Zara: Why store expansion is a priority despite having 6,000 shops – Retail Gazette

Zara owner Inditex posted strong growth in full-year sales and profits this morning and a big reason was the crowds of shoppers heading to its stores.

The Spanish fashion giant, which also owns brands including Pull & Bear, Bershka, Stradivarius, and Massimo Dutti, saw sales rise by 17.5% year-on-year, with uplifts in all key markets.

The group said it was “very satisfied with its performance” across the board in 2022, with stores across all of its markets “performing positively”, which offset its closure in Russia, Ukraine and disruption in Covid-hit China.

With hosts of fashion retailers struggling of late as shoppers tighten their purse strings, what can rivals learn from the world’s biggest fashion retailer?

Focusing on physical stores

Store sales were particularly buoyant at the fashion group, growing by 23%, which it said reflected incremental footfall and increasing store productivity.

This comes despite have 10% fewer shops and a 6% reduction in commercial space compared to 2021.

Inditex clearly believes this shift back to stores is a trend that’s here to stay.

It said it “wants bigger stores” with plans to increase the average space per store by 13%.

This move which makes sense considering sales per store have grown 13% compared to 2019.

The retailer says key to this is “store differentiation”. Its flagship brand Zara’s stores certainly stand out in the mainstream fashion market. It’s sleek, minimalist interior would rival many luxury brands.

However, it has stepped things up of late. Just take a look at its new Battersea Power Station store.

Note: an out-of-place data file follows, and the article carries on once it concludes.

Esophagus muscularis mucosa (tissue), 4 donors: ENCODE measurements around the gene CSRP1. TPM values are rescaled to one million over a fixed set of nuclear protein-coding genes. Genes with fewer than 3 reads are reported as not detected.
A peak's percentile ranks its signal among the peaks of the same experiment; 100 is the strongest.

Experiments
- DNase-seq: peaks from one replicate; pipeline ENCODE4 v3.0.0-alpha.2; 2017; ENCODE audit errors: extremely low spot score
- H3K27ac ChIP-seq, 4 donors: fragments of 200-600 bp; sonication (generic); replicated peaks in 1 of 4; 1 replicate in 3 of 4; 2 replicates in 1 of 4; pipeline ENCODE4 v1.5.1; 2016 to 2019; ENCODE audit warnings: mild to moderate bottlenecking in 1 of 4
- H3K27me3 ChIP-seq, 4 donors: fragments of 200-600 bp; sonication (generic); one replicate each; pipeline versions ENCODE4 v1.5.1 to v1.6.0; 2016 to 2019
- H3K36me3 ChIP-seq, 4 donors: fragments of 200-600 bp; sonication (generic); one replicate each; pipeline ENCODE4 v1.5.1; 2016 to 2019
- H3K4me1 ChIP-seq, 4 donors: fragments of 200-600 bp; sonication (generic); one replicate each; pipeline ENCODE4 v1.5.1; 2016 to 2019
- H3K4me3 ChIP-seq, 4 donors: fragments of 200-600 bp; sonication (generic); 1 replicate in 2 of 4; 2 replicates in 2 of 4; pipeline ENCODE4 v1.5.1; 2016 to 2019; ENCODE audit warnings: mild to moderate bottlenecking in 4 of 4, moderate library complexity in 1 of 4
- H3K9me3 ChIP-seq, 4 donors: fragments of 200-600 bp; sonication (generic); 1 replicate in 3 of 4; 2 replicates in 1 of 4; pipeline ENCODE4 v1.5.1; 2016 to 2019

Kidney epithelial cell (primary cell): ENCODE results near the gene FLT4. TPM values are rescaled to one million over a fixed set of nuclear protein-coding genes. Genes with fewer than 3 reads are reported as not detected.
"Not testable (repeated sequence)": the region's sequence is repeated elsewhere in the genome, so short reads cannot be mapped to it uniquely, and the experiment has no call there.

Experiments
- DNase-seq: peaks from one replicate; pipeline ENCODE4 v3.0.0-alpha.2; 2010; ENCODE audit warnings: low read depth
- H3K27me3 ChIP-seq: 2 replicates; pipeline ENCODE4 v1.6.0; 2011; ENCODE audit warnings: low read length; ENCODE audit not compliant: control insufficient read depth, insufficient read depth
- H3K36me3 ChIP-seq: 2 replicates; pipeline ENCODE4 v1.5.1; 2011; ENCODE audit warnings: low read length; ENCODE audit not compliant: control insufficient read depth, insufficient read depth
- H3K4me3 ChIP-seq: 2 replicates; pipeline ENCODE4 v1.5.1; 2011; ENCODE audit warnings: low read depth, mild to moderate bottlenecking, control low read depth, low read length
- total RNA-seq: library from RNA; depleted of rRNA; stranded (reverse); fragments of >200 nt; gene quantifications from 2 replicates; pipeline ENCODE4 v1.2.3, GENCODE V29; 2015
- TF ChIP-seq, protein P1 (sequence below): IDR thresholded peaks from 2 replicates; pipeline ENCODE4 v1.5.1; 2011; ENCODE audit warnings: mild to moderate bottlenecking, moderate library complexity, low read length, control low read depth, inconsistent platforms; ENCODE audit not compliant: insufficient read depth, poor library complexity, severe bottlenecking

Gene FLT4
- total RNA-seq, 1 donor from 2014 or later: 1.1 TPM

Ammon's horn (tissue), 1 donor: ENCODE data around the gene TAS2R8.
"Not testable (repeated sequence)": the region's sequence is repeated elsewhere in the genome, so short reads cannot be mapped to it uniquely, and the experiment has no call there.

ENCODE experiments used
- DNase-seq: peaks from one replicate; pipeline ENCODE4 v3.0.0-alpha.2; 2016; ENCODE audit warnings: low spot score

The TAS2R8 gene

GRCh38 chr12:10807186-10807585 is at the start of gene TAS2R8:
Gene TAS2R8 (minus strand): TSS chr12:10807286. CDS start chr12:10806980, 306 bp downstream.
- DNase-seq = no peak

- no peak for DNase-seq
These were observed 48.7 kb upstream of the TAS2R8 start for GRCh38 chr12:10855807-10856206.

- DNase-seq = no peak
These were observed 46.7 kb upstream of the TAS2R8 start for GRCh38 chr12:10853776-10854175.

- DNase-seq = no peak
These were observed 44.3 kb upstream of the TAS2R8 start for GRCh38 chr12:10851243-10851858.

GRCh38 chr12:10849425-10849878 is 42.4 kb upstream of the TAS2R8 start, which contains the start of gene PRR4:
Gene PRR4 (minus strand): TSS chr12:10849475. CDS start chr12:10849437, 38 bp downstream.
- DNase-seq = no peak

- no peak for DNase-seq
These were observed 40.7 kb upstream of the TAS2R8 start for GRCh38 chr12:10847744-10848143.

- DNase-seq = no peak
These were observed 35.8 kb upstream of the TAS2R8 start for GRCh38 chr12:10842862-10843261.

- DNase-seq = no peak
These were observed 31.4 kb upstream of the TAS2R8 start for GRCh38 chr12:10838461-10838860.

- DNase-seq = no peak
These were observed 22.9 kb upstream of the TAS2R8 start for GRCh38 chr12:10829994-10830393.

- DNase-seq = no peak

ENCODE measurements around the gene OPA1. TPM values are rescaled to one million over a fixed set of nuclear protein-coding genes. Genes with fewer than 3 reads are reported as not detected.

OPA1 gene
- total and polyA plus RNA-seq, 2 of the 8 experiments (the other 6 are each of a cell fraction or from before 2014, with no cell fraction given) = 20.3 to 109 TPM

The store, which Inditex’s UK managing director Max Nutz told Drapers was “iconic”, features a range of digital innovations, including a fitting room reservation service, a two-hour click-and-collect, and the ability to search online for items in the store and to check stock availability.

The store also houses a “Pay&Go” area, allowing shoppers to buy items by scanning them with their mobile phones, an automatic online returns point, a self-checkout area, and a customer cardboard recycling area.

Churning stores

In 2022, Inditex opened stores in 33 markets with 201 new shops, 186 refurbishments, which include 94 enlargements.

Much like many other businesses, Inditex has been churning stores to ensure its stores are as profitable as possible.

Speaking on shuttering stores, the fashion giant will continue to identify branches that do not fit its store model alongside those that would be worth absorbing to focus on flagship stores.

The retailer will open and revamping stores in key locations across the US and Europe.

Inditex capital markets director Marcos López said it would open 30 US stores in the next three years, including big stores in New York, Miami, Chicago and other major cities.

The US expansion will help offset the closure of its Russian business in the wake of the country’s invasion of Ukraine.

Russia was Inditex’s second largest market after its Spanish homeland.

As well as the US, it is also looking for new space in London and Paris. Just last week it opened the doors to its first Oysho store in the UK at Westfield London.

Despite having close to 6,000 stores, Inditex still sees big opportunities in taking more space. A sign if ever one was needed that there’s still life in the store.

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